Magazine article National Defense

Military Helicopter Fleets Showing Their Age

Magazine article National Defense

Military Helicopter Fleets Showing Their Age

Article excerpt

Whether they belong to the Army, Air Force, Navy or Marines, military helicopters are aging fast.

Many models are expected to reach the end of their operational lives in the 2030 to 2040 timeframe.

As it stands, none of the services have concrete plans for what to do when their various fleets become obsolete Beyond that date, nearly everything that can be bolted on or replaced on the airframes will have been done and the risk of flying the aging aircraft will outweigh their utility, according to officials.

"My helicopters are not Christmas trees," said Navy Capt. Paul Esposito, commander of Helicopter Sea Combat Wing Atlantic. "We can't just keep hanging things off them. Helicopters have a finite size and a finite amount of power."

The last 10 years have been brutal on many of these aircraft--flying combat support and search-and-rescue missions in Iraq and Afghanistan. Nearly every make and model of helicopter available is straining under constant use, myriad ad-hoc upgrades and age.

Army aviators alone have flown 4 million hours in the two wars.

"That's a significant, significant body of work," Col. Richard Koucheravy, chief of the aviation division at the Department of the Army headquarters, said. "The impact of those hours is going to be felt in our fleet for a long time to come."

Koucheravy, along with Esposito and others, spoke at Helicon Summit East, a symposium on rotary wing aircraft hosted in December by the Institute for Defense and Government Advancement.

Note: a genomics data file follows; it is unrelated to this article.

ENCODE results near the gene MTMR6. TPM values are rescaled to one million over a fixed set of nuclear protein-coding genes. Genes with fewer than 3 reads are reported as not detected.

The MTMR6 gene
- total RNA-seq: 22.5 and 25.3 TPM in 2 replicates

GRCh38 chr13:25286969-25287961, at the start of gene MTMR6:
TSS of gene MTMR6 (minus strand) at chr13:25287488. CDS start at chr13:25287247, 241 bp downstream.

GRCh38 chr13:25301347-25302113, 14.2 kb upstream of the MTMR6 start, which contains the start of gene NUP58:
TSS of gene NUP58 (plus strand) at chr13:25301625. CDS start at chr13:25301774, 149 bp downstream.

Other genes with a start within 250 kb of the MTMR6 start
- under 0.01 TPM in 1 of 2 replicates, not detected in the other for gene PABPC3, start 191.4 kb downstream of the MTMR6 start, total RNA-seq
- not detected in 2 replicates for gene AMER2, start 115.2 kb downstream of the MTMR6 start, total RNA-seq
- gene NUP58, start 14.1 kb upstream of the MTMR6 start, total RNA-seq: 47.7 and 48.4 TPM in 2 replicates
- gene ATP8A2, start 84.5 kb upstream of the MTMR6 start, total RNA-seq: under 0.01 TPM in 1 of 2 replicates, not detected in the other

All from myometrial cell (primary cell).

Rotary wing commanders' desire to replace the aircraft by 2030 may run up against an uncertain future when development dollars could run dry.

"It's a workout keeping these things going and we are still flying the snot out of them," Esposito said.

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The modernization programs military officials are calling for would prove a hefty bill in any budget environment.

With few exceptions, the helicopter designs used by the various military branches are at least 30 to 50 years old. The CH-47 Chinook has been around since the early 1960s. The UH-1 "Huey" design is just as old. Even the relatively new Apache attack helicopters used by the Army are going on their 20th year in service.

Other branches' aircraft are experiencing the same fatigue.

Used for everything from Army reconnaissance and combat support to anti-piracy missions flown off aircraft carriers, helicopters are increasingly the backbone of each of the services. They are also a mainstay of humanitarian missions worldwide.

While acquisition planners wait for the budget ax to fall, projects are under way to develop a next-generation vertical lift vehicle that can fulfill the almost universal desire for faster, tougher helicopters, or some other revolutionary flying machine that preserves their capabilities while enhancing safety and speed.

The Army is leading the search for the joint multi-role vertical lift technology that could replace traditional military helicopters.

Meanwhile, industry representatives say the future is now. They are pushing ahead with their own next-generation designs.

Sikorsky's two-seater X-2 is tested and has already flown. It hovers like a helicopter and flies as fast as some fixed-wing aircraft.

The X-2 technology, with twin coaxial rotors that spin in opposite directions and a "pusher" propeller on the tail, is being developed into the S-97 Raider by Sikorsky. Able to fly at more than 200 miles per hour--faster than the speediest helicopter--it was offered in 2010 as a replacement for the Army's scout helicopter.

With the capacity to carry up to six troops, along with a flight crew of two, the Raider could be developed to fulfill a number of desired roles, according to company documents describing the technology.

EADS has developed an X-3 hybrid helicopter that could meet the joint multi-role specifications. …

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